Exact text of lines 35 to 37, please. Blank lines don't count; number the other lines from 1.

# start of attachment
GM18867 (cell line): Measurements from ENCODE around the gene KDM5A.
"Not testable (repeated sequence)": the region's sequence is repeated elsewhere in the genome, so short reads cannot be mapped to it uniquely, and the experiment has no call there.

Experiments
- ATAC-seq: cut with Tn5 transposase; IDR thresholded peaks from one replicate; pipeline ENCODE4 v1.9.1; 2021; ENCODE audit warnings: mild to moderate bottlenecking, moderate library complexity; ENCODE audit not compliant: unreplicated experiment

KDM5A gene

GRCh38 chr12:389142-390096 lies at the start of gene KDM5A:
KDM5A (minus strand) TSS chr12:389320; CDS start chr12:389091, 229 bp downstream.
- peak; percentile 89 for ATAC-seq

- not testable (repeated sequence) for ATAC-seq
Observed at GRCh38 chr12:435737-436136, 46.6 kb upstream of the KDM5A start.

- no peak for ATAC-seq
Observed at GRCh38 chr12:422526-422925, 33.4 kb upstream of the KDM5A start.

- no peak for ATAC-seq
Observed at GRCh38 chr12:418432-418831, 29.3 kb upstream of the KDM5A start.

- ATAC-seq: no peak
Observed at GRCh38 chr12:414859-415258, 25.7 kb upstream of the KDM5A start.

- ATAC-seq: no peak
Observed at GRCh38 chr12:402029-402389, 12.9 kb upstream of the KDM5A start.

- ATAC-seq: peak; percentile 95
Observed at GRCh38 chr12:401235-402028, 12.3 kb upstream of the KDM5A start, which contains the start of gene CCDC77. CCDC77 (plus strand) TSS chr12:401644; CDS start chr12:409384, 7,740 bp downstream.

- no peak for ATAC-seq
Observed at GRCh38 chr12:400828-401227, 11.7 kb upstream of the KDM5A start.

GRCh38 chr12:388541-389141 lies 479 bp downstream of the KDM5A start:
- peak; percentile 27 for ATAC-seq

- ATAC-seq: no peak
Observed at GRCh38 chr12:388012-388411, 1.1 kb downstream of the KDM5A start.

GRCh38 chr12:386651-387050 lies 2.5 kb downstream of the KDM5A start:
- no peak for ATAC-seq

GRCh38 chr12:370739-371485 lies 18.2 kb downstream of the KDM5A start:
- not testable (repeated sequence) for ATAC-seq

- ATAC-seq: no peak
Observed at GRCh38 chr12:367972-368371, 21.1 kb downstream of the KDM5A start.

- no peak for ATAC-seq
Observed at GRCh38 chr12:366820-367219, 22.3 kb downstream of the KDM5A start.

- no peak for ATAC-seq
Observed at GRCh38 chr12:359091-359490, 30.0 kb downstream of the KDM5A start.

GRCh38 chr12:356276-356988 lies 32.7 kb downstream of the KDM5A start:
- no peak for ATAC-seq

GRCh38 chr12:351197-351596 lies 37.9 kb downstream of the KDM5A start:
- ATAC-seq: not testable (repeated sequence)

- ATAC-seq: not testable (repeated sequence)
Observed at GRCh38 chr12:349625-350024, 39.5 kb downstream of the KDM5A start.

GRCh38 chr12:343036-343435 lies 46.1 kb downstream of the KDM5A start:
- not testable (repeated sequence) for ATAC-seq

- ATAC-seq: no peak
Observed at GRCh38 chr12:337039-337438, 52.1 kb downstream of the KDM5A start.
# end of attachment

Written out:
- no peak for ATAC-seq
Observed at GRCh38 chr12:359091-359490, 30.0 kb downstream of the KDM5A start.

GRCh38 chr12:356276-356988 lies 32.7 kb downstream of the KDM5A start: